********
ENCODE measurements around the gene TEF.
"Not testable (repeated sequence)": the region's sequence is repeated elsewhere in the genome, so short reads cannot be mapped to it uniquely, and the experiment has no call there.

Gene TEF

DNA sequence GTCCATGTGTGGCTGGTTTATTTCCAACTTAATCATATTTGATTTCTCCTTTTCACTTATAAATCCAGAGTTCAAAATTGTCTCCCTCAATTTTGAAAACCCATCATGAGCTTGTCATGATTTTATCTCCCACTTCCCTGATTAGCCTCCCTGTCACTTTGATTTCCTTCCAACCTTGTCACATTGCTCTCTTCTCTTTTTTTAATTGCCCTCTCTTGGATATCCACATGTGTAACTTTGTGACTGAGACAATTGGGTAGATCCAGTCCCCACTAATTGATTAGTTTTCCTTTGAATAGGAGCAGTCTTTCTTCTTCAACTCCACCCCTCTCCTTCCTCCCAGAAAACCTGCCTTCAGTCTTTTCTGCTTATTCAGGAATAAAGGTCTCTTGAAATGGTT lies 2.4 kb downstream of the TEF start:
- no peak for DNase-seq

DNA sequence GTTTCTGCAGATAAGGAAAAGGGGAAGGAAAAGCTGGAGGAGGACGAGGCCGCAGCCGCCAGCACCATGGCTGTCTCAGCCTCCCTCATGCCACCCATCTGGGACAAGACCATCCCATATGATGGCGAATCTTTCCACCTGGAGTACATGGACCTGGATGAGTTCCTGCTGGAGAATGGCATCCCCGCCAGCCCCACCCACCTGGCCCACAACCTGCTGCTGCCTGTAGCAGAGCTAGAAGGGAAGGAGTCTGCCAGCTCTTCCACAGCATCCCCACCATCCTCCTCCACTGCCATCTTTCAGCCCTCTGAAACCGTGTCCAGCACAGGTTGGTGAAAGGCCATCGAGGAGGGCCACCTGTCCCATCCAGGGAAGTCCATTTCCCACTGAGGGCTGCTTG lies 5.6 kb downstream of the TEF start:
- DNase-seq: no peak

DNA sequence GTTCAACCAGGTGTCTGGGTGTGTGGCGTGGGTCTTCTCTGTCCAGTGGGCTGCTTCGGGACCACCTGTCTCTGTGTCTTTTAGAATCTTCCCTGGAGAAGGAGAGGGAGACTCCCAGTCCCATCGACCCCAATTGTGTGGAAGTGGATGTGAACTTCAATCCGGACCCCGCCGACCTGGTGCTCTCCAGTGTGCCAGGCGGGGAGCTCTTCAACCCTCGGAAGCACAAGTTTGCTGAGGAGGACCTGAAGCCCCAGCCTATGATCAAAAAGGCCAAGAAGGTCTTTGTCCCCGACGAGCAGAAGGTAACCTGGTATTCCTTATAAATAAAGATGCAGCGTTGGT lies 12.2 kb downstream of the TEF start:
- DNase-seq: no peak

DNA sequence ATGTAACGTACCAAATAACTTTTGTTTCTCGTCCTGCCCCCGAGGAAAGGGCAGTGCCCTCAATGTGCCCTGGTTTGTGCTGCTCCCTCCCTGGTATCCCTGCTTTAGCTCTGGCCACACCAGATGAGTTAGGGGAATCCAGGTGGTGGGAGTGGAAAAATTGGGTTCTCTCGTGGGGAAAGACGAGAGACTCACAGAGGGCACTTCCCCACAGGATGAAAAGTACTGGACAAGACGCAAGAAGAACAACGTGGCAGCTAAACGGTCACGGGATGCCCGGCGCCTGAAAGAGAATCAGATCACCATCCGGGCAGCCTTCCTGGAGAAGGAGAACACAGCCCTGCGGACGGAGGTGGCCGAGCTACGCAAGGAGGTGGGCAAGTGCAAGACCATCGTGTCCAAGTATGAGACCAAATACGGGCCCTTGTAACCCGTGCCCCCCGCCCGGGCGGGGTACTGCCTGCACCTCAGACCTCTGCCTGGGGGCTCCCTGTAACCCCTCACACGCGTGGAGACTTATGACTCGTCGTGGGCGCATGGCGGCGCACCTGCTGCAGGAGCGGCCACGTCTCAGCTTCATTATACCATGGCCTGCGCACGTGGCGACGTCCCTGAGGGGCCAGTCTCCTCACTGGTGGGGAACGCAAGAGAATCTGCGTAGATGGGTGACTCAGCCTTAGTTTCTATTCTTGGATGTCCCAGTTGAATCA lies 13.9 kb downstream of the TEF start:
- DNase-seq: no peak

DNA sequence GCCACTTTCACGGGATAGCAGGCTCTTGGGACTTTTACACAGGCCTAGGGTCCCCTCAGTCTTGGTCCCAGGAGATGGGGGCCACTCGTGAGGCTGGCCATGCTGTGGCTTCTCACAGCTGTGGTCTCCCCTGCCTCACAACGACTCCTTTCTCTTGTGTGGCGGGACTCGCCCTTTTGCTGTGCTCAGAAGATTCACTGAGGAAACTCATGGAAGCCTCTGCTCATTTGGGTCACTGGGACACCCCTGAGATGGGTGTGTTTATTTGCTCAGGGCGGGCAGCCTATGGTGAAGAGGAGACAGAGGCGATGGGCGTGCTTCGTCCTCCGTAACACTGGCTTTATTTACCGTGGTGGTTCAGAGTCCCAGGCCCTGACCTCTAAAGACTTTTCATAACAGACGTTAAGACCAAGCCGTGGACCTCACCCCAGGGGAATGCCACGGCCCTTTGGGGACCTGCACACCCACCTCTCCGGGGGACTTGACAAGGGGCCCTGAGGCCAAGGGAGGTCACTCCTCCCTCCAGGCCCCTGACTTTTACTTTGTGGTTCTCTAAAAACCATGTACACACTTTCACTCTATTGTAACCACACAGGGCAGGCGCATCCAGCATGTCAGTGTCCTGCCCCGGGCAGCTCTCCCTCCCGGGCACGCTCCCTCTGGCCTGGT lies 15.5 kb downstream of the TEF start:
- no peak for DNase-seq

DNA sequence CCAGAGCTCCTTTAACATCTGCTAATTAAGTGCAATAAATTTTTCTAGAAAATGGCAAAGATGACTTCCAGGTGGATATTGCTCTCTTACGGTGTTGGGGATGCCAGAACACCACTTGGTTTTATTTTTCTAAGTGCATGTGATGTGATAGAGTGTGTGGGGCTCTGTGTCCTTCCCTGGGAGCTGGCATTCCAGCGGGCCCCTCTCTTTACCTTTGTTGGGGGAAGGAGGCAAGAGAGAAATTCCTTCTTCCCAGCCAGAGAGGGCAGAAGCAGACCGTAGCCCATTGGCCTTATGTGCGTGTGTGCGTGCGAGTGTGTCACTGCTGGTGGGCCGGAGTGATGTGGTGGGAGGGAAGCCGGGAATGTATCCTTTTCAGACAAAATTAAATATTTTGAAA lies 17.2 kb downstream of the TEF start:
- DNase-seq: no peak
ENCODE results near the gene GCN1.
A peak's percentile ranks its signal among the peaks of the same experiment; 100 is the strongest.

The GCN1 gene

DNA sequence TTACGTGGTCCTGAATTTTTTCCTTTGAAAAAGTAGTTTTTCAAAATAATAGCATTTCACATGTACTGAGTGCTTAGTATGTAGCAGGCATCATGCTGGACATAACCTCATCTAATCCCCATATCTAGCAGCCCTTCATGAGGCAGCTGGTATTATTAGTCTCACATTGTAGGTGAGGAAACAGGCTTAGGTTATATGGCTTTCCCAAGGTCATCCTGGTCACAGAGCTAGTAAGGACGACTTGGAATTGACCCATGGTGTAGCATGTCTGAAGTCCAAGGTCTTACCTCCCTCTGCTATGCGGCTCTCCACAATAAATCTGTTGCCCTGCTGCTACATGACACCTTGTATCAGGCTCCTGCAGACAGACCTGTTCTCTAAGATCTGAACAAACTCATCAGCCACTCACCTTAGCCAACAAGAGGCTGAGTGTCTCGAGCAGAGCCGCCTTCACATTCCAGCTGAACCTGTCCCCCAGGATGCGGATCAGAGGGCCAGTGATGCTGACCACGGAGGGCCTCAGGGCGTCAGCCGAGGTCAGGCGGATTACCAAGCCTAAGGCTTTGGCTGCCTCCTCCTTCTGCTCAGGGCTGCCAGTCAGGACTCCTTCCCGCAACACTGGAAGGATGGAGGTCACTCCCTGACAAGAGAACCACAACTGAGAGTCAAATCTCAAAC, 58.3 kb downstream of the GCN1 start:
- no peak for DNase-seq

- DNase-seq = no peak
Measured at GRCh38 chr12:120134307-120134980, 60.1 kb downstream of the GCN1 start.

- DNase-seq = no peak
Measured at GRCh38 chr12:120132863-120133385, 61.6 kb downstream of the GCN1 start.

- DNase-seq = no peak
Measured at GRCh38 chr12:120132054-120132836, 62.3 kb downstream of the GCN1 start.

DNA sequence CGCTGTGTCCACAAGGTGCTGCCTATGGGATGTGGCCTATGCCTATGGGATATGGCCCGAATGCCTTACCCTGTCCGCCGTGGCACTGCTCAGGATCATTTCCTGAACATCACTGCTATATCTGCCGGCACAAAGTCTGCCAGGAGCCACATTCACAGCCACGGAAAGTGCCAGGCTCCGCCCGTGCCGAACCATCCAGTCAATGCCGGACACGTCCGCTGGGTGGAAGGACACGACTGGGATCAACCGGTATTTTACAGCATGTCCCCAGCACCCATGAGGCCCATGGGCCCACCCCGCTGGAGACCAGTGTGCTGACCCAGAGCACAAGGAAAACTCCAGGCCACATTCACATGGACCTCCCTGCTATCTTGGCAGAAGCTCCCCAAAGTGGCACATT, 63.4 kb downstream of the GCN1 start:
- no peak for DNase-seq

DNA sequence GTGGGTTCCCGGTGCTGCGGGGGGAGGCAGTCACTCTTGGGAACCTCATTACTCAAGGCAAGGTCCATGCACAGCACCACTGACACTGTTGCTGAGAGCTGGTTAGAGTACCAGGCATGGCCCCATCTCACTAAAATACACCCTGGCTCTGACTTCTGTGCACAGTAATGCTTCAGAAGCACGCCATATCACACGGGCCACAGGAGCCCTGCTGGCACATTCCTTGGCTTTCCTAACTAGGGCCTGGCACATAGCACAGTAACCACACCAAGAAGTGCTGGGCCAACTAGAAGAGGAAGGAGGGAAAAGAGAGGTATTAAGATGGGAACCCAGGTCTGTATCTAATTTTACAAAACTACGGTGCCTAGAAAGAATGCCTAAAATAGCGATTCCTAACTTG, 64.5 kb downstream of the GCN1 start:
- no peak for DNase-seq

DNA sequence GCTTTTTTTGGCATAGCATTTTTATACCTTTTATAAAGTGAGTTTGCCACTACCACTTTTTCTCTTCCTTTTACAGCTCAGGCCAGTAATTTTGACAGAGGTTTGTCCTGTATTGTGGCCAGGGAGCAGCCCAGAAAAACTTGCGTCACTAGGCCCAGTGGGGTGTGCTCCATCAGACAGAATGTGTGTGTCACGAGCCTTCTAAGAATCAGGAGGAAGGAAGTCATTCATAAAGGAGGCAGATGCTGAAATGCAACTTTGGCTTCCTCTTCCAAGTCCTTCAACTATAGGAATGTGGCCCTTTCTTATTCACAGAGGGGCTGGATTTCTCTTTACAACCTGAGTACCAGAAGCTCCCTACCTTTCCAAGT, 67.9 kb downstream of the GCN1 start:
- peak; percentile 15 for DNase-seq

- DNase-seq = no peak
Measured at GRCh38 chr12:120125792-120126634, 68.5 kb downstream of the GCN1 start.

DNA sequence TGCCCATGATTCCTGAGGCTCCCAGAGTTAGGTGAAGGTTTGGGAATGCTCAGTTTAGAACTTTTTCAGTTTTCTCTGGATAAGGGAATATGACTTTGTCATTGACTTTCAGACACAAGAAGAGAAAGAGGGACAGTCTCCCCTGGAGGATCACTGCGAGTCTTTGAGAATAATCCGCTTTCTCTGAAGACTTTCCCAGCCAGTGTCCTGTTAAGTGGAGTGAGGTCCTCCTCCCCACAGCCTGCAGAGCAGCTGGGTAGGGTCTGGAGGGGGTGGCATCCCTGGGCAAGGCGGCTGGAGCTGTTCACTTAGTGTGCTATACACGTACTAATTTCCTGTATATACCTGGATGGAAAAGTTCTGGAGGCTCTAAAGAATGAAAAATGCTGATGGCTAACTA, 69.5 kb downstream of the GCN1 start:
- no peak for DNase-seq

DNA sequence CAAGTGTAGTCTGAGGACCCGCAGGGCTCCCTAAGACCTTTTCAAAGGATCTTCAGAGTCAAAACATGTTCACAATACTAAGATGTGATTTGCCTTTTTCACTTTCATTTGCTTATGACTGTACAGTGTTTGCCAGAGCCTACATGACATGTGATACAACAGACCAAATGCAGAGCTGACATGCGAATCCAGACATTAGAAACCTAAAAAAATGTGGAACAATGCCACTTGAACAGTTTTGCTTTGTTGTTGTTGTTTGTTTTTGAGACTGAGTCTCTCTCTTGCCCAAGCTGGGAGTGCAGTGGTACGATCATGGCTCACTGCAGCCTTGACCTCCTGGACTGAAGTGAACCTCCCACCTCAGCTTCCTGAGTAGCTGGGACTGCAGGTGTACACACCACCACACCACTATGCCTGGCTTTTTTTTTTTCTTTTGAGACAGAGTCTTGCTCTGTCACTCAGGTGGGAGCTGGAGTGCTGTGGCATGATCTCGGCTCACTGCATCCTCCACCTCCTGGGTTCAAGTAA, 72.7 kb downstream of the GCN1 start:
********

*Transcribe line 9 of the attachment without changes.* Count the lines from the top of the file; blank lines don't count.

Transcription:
- DNase-seq: no peak